Let's get a look ;-)

ANALYZE: First 15min of the Read+UPDATE Debug Workload @MySQL 5.6.2
  • Following are the graphs corresponding to the first 15min of the Read+Update workload:
    • As you see, History Length is growing from the beginning, even with a one single session!
    • Purge activity is not absent - there is some amount of pages/sec purged for sure according the METRICS stats
    • However, the amount of purged pages/sec remaining the same even on 1, 2, 4 or 8 concurrent sessions!..
    • There is a problem on "Purge related" code for sure..

Don't think that this problem is related to dbSTRESS workload as on this test there are a simple series of SELECTs and UPDATEs, nothing special.. Will be interesting to see if the picture is the same on "sysbench" too..

Few comments about InnoDB METRICS table
The feature is really great as it's very easy to configure and request. I've finally enabled all counters as I did not observe any performance impact during my tests.

So added to my my.conf:
# Monitoring via METRICS table since MySQL 5.6  
innodb_monitor_enable = '%'

Then to see a flushing activity for ex.:
mysql> select name, count from information_schema.INNODB_METRICS where name like '%flush%';
| name                                | count       |
| buffer_pool_pages_in_flush          |     -755812 |
| buffer_flush_adaptive_flushes       |        2144 |
| buffer_flush_adaptive_pages         |         564 |
| buffer_flush_async_flushes          |          15 |
| buffer_flush_async_pages            |        4140 |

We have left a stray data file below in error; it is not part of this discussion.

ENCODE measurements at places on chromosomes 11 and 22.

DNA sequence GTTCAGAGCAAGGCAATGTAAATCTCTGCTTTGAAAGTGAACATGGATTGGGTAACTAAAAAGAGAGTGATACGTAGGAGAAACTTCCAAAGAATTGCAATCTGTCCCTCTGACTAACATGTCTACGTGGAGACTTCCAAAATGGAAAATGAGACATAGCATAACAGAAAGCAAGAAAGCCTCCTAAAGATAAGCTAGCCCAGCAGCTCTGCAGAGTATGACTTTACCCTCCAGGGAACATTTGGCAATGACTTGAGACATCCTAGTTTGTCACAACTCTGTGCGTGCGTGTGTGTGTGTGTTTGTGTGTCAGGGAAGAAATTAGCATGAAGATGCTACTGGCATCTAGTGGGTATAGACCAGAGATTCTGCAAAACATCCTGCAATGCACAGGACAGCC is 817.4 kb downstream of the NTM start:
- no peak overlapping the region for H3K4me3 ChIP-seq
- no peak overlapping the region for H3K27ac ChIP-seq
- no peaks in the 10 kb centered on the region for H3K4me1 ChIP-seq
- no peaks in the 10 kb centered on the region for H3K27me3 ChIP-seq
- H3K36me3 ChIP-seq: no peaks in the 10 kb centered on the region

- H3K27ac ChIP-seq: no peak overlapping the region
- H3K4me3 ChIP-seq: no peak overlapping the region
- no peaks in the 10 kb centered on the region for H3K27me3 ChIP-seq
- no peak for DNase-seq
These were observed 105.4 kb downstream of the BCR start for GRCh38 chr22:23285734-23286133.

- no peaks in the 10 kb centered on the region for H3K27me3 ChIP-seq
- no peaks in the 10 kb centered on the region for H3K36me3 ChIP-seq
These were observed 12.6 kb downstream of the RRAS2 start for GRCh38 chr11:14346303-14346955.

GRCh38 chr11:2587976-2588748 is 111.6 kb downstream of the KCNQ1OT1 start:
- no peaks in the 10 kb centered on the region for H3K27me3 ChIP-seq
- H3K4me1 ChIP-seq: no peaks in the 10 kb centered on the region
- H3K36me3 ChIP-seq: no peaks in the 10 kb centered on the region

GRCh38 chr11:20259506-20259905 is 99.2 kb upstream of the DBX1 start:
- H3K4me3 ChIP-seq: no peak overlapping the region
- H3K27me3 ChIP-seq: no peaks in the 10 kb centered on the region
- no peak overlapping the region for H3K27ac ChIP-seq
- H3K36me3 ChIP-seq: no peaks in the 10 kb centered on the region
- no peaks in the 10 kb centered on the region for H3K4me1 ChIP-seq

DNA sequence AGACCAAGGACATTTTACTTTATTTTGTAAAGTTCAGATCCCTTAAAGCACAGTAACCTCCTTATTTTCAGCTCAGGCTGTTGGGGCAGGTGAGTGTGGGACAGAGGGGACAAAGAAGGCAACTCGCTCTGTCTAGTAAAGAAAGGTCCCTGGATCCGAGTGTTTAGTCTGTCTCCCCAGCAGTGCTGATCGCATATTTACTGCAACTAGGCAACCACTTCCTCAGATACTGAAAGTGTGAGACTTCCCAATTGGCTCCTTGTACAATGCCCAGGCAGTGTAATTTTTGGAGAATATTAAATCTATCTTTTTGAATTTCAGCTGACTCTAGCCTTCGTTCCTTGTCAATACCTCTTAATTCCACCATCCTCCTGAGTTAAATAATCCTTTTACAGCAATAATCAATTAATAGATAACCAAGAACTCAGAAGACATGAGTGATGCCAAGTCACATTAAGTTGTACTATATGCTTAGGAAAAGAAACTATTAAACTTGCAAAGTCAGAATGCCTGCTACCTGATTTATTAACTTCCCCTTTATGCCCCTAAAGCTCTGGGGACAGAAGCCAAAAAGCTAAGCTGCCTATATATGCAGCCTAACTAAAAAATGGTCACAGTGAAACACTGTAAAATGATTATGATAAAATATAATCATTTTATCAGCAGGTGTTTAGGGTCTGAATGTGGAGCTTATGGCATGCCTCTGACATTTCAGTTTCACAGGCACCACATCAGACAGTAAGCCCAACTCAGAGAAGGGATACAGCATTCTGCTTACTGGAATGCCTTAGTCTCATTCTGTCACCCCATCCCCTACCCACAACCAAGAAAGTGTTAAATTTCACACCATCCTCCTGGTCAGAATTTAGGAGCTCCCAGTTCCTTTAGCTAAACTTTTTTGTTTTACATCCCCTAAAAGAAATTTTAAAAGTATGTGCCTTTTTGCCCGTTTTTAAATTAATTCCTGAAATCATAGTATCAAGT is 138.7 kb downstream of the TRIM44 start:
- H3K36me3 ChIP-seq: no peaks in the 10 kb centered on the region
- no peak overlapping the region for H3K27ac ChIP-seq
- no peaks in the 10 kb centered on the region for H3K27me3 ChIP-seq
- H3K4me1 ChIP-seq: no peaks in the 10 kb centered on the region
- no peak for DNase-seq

| buffer_flush_sync_flushes           |           0 |
| buffer_flush_sync_pages             |           0 |
| buffer_flush_max_dirty_flushes      |           0 |
| buffer_flush_max_dirty_pages        |           0 |
| buffer_flush_free_margin_flushes    |           0 |
| buffer_flush_free_margin_pages      |           0 |
| buffer_flush_io_capacity_pct        |          14 |
| buffer_flush_batch_scanned          |     6990396 |
| buffer_flush_batch_num_scan         |       38816 |
| buffer_flush_batch_scanned_per_call |           0 |
| buffer_flush_batch_total_pages      |      755812 |
| buffer_flush_batches                |       38816 |
| buffer_flush_batch_pages            |          35 |
| buffer_flush_by_lru                 |           0 |
| buffer_flush_by_list                |      755812 |
| log_lsn_last_flush                  | 61648172324 |
| innodb_log_flush_usec               |    22705288 |
22 rows in set (0.00 sec)

Note: there is a negative value in "buffer_pool_pages_in_flush", should be a bug?

Few suggestions anyway:
  • in many cases it makes sense to know not only the "current" / "last" counter value, but also a "total" (ex. flushed pages: it's fine to have the latest value, but without a "total" it's hard to follow the flushing activity as we're not always flushing the same amount of pages per flush call, etc.)..
  • in some cases it makes sense also to present not only a number of times when the action was involved, but also a number of involved calls (for ex. we may call a flush more often than it's really involved (just because there is a batch in progress), but it'll be a direct sign that we're not flushing according to demand, etc. - same with purging, and probably others)..
  • purge counter is missing (already reported to Jimmy)

Probably more to come, as for the moment I've mainly tracked Purge and Adaptive Flushing :-))

To be continued in the part 4...

Posted by Dimitri at 23:06
Categories: MySQL
blog comments powered by Disqus
Note: if you don't see any "comment" dialog above, try to access this page with another web browser, or google for known issues on your browser and DISQUS..